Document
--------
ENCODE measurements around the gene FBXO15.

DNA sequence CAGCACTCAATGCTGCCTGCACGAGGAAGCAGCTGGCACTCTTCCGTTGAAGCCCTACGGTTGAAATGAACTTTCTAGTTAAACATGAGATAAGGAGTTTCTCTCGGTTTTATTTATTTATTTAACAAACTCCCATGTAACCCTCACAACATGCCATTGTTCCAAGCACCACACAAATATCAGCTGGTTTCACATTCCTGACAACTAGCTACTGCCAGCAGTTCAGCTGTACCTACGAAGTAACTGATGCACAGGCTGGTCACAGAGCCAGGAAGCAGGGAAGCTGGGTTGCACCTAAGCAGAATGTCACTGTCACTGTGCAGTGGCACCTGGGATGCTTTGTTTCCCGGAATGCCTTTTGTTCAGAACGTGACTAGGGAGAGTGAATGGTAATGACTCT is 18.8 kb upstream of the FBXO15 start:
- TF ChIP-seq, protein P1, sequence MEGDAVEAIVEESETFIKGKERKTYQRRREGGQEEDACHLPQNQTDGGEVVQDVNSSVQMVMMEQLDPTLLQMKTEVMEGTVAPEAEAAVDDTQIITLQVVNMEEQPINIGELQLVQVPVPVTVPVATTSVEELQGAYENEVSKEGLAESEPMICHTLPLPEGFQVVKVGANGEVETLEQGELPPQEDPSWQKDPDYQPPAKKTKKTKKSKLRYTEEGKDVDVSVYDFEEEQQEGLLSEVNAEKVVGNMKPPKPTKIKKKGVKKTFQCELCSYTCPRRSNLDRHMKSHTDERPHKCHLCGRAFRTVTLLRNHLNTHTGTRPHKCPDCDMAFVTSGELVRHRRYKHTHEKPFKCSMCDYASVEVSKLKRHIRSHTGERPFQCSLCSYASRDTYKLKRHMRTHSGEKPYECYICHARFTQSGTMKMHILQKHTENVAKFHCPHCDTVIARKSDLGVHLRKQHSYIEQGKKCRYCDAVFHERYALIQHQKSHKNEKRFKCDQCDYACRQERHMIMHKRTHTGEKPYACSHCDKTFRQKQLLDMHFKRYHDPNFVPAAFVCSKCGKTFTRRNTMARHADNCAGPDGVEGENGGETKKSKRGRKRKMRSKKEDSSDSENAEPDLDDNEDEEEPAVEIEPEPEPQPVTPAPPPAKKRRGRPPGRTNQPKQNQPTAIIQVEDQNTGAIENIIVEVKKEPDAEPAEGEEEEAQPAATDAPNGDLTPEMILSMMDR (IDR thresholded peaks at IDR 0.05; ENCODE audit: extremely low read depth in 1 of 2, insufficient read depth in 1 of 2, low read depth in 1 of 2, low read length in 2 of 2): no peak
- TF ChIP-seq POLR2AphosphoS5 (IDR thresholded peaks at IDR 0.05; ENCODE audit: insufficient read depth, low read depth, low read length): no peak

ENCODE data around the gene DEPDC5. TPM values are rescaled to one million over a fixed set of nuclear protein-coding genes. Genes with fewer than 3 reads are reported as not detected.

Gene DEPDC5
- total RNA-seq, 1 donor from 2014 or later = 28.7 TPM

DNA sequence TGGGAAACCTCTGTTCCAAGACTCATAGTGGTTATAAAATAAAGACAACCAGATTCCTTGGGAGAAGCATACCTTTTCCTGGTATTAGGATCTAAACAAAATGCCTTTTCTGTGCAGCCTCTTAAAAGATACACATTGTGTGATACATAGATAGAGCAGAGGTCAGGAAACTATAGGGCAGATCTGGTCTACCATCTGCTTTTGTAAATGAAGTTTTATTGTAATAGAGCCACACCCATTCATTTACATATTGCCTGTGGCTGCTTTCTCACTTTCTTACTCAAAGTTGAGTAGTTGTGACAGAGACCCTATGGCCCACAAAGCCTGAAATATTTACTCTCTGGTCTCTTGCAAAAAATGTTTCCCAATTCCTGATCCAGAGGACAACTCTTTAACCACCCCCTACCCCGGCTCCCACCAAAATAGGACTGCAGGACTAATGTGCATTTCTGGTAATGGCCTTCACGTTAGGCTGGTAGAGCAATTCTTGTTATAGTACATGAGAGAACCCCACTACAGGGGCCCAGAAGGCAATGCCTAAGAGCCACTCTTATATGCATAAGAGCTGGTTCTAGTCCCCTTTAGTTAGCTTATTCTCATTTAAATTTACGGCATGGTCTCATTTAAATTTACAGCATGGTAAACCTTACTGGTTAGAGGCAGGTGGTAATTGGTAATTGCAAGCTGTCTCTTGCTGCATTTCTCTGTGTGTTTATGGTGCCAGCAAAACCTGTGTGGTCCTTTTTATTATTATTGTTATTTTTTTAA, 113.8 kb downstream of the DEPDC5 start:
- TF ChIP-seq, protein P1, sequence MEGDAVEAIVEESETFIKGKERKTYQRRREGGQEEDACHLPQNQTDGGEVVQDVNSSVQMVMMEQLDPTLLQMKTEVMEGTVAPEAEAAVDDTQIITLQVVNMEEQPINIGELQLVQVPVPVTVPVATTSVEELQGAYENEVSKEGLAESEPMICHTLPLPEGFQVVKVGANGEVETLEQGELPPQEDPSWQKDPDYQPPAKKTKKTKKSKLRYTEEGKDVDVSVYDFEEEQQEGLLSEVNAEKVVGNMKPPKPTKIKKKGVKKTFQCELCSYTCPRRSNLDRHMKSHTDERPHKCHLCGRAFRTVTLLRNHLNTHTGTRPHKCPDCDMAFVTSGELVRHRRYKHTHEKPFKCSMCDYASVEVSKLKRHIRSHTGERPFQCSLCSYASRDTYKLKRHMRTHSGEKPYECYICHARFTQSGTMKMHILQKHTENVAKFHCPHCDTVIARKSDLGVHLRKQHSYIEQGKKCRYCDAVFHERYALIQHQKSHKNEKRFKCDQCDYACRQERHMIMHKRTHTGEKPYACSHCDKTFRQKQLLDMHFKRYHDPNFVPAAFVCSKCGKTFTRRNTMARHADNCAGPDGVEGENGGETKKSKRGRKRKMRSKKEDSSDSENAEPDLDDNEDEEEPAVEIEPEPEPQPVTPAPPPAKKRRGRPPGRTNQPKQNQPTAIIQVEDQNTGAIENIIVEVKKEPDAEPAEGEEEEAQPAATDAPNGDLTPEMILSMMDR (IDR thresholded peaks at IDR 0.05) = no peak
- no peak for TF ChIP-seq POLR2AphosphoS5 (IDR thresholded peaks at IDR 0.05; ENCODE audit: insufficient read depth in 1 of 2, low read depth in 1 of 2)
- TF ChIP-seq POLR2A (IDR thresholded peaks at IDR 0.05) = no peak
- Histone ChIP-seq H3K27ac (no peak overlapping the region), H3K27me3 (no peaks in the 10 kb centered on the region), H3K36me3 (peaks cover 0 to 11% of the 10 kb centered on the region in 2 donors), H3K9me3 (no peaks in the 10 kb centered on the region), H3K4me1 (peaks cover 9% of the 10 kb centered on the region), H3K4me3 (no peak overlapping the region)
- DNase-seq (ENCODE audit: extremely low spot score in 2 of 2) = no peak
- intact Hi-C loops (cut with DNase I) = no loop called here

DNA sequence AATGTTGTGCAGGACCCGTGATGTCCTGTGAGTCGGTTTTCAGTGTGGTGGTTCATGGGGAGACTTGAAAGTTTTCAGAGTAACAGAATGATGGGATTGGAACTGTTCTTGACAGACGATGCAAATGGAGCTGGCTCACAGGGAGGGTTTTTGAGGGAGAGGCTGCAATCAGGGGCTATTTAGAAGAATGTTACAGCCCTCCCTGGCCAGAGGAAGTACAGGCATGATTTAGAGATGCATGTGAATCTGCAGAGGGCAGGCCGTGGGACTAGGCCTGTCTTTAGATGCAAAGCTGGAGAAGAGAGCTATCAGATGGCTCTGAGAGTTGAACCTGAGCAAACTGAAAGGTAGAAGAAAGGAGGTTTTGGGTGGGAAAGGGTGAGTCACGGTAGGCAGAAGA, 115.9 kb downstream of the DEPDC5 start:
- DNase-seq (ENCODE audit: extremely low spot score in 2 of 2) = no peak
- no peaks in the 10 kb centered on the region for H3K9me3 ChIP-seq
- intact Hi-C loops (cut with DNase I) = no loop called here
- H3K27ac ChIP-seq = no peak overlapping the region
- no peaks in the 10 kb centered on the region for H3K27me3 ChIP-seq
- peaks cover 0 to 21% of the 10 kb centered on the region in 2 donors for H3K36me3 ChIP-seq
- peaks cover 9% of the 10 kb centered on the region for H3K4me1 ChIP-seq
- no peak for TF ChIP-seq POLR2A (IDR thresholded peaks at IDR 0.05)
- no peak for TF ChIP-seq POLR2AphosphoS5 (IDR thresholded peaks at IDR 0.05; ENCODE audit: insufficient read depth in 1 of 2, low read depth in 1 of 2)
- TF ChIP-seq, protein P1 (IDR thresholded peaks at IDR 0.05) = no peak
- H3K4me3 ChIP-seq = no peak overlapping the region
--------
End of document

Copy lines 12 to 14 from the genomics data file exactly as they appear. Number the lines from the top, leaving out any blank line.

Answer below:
- Histone ChIP-seq H3K27ac (no peak overlapping the region), H3K27me3 (no peaks in the 10 kb centered on the region), H3K36me3 (peaks cover 0 to 11% of the 10 kb centered on the region in 2 donors), H3K9me3 (no peaks in the 10 kb centered on the region), H3K4me1 (peaks cover 9% of the 10 kb centered on the region), H3K4me3 (no peak overlapping the region)
- DNase-seq (ENCODE audit: extremely low spot score in 2 of 2) = no peak
- intact Hi-C loops (cut with DNase I) = no loop called here